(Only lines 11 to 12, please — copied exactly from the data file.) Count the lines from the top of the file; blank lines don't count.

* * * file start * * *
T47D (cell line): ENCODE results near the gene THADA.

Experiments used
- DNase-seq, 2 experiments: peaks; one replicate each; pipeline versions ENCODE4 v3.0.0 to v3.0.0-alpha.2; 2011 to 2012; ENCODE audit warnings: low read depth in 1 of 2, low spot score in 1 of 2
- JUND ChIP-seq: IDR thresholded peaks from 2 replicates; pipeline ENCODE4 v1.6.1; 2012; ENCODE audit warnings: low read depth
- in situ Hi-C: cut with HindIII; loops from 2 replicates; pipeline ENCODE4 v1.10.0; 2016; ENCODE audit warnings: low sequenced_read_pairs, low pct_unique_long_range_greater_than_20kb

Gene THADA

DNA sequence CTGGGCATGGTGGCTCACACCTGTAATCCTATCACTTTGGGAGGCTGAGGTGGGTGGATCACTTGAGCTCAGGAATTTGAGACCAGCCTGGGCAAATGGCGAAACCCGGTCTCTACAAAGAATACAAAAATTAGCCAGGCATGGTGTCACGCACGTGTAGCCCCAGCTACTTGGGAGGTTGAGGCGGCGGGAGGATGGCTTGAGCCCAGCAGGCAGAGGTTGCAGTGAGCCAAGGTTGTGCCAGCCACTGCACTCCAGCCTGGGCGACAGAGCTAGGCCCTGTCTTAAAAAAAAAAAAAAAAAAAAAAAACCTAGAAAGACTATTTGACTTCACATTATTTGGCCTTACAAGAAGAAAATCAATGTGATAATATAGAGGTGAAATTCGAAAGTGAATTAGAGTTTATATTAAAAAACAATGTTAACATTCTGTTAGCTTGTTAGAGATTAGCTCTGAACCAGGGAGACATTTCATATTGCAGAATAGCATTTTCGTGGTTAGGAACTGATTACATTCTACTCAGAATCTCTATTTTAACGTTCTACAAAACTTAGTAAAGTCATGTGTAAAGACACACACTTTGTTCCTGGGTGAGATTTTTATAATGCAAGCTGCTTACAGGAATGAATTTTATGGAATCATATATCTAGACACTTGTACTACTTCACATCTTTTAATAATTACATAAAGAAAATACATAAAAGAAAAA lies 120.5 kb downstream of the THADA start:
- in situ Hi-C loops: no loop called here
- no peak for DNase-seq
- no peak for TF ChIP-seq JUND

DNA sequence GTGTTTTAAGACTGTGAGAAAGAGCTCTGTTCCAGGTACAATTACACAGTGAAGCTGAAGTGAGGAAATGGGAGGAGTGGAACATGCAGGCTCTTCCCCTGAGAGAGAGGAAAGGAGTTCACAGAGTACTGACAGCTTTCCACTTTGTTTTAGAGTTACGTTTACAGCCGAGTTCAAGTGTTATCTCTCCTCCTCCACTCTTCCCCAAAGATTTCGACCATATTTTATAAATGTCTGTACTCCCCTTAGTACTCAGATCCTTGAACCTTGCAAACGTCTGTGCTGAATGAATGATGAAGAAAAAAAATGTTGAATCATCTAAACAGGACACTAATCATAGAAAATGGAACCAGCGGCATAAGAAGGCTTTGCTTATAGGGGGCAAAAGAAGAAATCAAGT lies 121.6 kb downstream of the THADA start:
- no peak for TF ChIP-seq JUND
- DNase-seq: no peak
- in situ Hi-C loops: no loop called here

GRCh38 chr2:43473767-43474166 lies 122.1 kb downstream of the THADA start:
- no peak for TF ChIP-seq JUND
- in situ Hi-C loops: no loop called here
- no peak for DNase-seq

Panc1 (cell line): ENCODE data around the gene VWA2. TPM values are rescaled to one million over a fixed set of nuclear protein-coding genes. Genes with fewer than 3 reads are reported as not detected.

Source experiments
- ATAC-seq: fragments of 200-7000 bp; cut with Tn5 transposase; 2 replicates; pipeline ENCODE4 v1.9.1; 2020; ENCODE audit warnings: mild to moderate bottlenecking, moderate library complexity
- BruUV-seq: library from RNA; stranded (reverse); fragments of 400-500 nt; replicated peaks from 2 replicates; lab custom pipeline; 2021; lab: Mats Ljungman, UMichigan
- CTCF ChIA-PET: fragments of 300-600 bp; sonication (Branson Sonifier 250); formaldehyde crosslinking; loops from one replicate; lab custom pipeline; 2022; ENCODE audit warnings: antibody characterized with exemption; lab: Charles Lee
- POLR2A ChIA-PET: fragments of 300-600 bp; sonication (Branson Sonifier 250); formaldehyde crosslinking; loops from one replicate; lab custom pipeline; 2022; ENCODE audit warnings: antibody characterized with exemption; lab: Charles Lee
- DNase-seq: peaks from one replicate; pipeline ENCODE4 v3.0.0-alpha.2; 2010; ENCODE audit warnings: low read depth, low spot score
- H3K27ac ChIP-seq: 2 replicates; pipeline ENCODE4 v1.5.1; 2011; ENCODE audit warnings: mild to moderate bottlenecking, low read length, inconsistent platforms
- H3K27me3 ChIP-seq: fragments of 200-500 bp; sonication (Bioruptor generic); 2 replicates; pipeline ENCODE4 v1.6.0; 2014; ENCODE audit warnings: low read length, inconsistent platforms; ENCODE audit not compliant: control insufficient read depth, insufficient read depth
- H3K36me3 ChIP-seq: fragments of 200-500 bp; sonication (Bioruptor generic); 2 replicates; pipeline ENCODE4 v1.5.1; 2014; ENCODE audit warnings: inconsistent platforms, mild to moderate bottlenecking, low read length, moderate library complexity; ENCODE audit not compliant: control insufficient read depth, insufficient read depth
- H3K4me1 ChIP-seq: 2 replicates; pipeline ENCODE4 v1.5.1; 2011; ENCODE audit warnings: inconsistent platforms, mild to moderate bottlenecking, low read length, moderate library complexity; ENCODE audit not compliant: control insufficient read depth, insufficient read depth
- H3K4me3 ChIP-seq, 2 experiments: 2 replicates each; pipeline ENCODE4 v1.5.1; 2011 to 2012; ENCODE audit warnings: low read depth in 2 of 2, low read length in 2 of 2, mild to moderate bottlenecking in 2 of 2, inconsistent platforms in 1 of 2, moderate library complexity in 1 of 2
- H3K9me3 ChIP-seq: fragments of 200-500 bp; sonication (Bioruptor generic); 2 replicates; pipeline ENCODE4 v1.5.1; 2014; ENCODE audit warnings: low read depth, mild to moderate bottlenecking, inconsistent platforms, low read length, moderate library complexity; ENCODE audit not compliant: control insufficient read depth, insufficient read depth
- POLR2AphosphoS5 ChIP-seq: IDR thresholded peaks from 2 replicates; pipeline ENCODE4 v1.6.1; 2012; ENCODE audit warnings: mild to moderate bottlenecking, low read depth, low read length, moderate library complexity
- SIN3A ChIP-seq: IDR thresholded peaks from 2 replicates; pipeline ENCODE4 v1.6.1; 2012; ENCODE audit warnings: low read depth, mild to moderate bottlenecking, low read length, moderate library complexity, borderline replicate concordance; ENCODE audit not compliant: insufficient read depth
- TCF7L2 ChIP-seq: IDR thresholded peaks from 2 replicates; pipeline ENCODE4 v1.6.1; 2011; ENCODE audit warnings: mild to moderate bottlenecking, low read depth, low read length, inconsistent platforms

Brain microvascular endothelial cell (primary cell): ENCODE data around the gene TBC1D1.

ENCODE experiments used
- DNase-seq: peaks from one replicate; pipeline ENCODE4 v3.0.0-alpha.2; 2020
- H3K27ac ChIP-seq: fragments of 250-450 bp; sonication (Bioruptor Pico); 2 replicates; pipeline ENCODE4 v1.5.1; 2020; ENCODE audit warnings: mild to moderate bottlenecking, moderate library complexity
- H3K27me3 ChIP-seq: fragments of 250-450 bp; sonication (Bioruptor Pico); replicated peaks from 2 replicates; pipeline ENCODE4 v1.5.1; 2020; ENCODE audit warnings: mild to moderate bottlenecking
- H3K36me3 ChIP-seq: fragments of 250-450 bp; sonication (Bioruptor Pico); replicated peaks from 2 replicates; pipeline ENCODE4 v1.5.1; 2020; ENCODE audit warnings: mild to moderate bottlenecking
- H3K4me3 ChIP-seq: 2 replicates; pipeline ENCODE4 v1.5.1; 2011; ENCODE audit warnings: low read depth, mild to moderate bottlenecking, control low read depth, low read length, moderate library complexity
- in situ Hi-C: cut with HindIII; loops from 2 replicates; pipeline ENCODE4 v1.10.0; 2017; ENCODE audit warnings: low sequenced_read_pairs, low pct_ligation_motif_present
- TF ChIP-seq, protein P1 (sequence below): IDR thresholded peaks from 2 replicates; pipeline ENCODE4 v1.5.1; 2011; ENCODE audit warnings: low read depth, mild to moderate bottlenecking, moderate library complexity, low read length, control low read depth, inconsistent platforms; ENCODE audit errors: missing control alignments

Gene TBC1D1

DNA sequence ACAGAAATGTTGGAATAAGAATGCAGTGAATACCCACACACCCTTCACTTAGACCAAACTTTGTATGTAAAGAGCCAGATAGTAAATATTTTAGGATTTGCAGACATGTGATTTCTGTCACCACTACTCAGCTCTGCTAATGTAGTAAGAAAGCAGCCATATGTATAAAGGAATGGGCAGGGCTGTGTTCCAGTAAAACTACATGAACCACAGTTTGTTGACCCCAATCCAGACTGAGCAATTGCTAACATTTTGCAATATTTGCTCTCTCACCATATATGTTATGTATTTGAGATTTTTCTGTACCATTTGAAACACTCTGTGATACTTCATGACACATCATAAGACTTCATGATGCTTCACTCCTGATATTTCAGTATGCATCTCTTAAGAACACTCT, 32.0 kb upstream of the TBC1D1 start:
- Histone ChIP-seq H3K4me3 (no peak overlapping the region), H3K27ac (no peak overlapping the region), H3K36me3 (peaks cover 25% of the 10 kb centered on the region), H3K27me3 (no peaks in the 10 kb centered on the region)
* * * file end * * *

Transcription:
DNA sequence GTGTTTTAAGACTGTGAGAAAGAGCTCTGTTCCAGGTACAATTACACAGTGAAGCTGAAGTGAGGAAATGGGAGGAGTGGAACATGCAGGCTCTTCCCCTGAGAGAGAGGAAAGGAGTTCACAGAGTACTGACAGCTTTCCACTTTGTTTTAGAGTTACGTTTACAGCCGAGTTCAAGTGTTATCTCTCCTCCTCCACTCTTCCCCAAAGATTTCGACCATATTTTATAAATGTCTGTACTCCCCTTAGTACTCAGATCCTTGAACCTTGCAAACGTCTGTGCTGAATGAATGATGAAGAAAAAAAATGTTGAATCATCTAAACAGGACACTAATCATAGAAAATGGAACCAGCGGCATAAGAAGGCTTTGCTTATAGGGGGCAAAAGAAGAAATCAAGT lies 121.6 kb downstream of the THADA start:
- no peak for TF ChIP-seq JUND